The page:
In 1993, at the peak of the AIDS epidemic, a small group of dedicated individuals who had seen too many violent, lonely, and agonized deaths vowed to make a difference. Staying within the law, they provided information and emotional support to mentally competent AIDS patients who sought a peaceful death. Unlike other “right-to-die” organizations, we stay strictly within the law and provide counseling subject to careful guidelines. We also advocate in court as well as with legislatures for improved end-of-life law, and work within the health care community to enhance options and care for the terminally ill.
To learn more about Compassion & Choices of Northern California, read our responses to Frequently Asked Questions.
END-OF-LIFE CONSULTATION PROGRAM
This free service provides counseling to the terminally ill and their loved ones. It includes:
- Help preparing advance directives,
- Referrals to services, such as hospice, and
- Guidance on pain and symptom control.
We bring all legal options to the discussion, including withdrawing medical treatment, stopping eating and drinking, and inducing total sedation. We facilitate discussions between patients and their doctors. We help doctors talk with one another about ethical options for end-of-life care. Knowledge about aid-in-dying allows terminally ill individuals to end their anxieties about death; allowing clients to turn their attention to their families and resolve any final concerns. In most cases, death overtakes our clients before they ever feel the need to exercise aid-in-dying. All requests for information, and the identities of the patients, loved ones, and health care providers are held in strict confidence.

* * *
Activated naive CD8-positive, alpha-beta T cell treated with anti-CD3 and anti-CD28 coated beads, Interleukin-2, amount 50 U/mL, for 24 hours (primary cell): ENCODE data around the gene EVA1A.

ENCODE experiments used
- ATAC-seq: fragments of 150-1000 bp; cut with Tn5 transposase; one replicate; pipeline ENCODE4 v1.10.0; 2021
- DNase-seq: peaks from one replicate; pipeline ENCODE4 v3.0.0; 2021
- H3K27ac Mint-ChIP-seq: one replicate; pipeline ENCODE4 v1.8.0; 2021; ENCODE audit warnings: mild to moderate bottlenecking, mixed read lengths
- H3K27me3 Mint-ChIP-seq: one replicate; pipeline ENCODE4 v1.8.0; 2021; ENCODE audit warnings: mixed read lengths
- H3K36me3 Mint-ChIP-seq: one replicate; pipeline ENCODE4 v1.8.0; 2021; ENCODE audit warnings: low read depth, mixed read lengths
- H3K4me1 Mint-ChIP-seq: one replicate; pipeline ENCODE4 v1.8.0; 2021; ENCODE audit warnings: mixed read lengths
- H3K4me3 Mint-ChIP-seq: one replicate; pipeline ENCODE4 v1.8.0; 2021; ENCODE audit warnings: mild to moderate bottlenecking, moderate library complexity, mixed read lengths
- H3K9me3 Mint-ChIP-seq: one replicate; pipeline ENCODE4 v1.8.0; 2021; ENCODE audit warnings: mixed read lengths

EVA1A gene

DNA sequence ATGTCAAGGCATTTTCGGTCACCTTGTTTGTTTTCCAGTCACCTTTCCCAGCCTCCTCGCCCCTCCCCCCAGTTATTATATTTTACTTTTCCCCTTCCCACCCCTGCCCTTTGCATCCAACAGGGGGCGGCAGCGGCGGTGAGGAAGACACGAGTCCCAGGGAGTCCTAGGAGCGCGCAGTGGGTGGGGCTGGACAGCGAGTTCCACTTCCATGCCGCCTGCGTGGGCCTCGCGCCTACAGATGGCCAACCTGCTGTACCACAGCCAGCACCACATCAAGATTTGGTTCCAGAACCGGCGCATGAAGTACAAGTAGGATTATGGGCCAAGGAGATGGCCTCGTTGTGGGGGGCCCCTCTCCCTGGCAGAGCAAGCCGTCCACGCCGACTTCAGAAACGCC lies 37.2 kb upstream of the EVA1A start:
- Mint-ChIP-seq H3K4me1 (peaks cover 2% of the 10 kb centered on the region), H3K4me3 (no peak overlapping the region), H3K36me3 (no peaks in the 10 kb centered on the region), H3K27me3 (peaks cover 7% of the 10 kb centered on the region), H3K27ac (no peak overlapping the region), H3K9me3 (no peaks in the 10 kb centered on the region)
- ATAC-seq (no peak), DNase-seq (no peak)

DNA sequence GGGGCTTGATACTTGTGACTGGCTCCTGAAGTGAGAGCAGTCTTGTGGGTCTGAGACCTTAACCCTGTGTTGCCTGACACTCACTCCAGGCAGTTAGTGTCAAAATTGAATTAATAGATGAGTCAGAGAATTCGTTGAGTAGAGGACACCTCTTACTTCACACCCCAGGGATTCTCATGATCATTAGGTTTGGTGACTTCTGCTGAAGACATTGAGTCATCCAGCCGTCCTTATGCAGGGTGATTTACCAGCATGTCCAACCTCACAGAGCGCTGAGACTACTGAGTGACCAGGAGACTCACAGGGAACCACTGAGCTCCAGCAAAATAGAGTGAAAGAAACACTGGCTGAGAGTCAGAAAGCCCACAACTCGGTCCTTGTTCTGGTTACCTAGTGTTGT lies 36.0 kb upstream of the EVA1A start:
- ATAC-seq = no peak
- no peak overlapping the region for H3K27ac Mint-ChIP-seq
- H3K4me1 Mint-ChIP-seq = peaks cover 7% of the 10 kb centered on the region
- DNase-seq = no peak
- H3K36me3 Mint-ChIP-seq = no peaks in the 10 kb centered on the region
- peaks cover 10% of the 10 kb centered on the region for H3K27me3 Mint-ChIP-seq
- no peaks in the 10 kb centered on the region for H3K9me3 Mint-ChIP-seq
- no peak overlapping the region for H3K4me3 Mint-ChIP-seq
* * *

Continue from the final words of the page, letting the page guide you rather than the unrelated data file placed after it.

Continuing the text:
Compassion & Choices offers outreach to large and small groups. We encourage individuals to complete advance directives, and we provide forms and support as needed. We address the latest legal challenges and how individuals can help promote change. We tailor our content to the audience; be it a religious, medical, or neighborhood group.
Many patients with terminal illnesses suffer needlessly because they do not receive adequate medication. Concern about addiction often prevents patients from asking for stronger drugs. Some physicians fear they could lose their licenses if the Drug Enforcement Agency becomes aware that they prescribe large amounts of pain medications.
In 2001, Compassion & Choices successfully argued, under elder abuse statutes, a case involving an elderly California man who had suffered needlessly from under-treated pain during his dying days. As a direct result of that groundbreaking case, the California Legislature passed a law requiring physicians to complete twelve hours of continuing education in pain management and end-of-life choices in order to maintain their licenses to practice medicine.
Compassion & Choices is also closely involved in the legislation to support aid-in-dying. Click here for more information.
Aid-in-Dying Glossary of Terms
How to Talk With Patients Who Are Facing
by Fran Johns
Mother Die with Dignity and Compassion",
Frequently Asked Questions